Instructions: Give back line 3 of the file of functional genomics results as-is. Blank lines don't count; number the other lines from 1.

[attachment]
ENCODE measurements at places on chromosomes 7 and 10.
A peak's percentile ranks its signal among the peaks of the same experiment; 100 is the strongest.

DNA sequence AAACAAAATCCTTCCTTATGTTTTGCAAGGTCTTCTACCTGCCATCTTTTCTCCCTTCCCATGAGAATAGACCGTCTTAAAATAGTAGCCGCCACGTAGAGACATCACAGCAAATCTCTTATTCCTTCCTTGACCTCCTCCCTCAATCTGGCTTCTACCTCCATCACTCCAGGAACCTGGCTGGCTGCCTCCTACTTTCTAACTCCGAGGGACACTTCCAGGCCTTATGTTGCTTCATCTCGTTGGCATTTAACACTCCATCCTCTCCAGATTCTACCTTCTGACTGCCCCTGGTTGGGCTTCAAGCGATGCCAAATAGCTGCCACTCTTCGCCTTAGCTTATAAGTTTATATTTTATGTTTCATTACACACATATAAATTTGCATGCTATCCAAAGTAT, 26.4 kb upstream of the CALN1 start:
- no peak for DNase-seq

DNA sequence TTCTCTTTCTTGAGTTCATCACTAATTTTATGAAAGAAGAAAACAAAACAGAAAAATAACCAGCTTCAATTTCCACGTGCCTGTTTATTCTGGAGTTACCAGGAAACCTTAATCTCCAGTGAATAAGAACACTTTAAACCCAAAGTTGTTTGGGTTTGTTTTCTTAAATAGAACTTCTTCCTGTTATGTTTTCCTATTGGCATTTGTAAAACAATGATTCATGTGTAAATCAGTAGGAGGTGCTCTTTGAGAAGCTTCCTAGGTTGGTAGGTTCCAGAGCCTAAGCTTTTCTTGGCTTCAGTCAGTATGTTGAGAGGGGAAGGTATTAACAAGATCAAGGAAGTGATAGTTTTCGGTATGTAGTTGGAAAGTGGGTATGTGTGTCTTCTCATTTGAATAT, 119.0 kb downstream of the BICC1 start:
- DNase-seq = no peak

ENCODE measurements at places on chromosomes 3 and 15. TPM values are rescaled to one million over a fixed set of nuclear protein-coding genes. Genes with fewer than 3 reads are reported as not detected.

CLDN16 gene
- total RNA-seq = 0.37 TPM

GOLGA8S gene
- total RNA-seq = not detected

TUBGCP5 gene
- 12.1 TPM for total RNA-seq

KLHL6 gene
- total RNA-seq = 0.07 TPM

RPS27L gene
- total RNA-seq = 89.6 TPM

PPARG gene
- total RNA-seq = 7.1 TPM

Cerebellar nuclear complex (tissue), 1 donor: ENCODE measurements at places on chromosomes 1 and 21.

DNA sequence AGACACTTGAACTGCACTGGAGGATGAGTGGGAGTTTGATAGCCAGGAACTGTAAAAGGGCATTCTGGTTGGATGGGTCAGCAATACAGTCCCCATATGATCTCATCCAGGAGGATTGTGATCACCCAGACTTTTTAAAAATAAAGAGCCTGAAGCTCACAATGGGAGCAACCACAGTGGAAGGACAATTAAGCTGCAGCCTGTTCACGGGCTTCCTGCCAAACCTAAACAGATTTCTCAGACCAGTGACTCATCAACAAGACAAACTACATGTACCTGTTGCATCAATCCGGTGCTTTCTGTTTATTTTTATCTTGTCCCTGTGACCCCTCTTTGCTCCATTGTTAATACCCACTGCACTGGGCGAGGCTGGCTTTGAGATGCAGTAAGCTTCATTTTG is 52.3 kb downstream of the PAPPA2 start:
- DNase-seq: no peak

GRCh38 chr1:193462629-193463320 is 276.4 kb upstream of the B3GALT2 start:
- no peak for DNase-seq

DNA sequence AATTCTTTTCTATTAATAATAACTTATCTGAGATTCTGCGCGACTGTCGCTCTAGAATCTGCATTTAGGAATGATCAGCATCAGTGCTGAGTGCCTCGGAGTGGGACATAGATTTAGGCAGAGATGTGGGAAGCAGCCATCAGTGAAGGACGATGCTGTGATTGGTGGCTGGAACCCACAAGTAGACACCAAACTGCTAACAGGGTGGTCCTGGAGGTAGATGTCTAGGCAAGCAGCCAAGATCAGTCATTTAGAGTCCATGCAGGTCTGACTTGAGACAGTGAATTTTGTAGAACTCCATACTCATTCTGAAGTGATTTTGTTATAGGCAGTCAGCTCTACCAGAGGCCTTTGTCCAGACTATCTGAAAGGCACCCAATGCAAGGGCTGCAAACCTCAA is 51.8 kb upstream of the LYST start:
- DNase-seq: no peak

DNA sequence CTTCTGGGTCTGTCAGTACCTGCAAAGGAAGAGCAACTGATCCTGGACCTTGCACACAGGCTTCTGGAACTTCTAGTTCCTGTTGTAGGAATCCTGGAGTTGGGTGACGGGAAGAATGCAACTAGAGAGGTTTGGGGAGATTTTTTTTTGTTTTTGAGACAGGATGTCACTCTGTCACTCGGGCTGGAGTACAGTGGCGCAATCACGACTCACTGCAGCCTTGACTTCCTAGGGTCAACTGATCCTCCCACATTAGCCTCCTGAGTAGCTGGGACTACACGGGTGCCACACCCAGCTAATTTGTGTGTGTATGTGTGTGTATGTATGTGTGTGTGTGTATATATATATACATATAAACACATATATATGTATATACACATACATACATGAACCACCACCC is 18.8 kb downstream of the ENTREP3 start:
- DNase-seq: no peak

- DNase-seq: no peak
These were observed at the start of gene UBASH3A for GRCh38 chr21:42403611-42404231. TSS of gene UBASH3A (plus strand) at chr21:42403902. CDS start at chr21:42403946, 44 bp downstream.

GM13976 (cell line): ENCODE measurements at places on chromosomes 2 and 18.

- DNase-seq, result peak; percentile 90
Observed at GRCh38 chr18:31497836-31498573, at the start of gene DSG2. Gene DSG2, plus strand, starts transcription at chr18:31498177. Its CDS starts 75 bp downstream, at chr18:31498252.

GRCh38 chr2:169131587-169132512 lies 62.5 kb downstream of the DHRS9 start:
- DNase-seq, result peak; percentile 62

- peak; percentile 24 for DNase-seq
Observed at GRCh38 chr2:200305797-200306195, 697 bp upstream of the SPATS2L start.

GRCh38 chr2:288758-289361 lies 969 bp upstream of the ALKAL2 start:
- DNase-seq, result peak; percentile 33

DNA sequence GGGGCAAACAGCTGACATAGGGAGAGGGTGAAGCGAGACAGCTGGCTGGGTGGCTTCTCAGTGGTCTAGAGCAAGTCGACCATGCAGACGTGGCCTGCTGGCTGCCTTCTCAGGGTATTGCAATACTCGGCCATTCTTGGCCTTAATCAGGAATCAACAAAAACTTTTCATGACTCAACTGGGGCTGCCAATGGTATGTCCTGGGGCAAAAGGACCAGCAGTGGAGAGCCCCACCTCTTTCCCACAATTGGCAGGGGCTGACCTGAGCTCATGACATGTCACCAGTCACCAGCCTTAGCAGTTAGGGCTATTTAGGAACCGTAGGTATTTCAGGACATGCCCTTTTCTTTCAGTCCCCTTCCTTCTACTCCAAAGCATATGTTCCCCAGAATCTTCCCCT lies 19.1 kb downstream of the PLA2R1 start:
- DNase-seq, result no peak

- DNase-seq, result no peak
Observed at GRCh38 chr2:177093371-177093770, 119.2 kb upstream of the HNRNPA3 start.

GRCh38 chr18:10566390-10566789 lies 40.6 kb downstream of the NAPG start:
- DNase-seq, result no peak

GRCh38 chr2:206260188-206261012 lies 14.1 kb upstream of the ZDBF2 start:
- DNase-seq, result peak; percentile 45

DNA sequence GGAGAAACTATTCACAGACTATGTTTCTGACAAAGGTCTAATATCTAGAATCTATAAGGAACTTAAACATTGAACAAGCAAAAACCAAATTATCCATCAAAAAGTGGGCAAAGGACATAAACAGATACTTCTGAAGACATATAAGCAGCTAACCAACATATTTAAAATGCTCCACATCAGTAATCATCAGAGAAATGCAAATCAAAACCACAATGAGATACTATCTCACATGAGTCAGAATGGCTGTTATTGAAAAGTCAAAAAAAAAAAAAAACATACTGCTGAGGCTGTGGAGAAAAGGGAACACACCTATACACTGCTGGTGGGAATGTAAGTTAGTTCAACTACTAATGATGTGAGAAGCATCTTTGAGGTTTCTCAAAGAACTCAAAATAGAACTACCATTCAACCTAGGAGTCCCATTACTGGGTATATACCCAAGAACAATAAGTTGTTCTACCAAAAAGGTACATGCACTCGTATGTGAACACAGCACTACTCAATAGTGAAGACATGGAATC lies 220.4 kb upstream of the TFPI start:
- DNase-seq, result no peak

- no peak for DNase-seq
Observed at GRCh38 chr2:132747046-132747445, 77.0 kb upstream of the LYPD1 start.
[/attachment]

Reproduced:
DNA sequence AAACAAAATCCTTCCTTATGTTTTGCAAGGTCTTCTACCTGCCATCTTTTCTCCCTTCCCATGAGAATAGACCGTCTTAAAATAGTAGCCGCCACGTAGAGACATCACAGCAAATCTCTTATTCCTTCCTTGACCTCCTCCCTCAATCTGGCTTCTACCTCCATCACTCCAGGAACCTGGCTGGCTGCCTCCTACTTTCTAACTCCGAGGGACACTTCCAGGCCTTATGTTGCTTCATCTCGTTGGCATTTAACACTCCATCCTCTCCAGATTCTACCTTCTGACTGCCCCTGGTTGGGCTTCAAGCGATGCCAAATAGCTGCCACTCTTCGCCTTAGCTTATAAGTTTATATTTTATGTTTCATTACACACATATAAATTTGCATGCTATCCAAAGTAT, 26.4 kb upstream of the CALN1 start: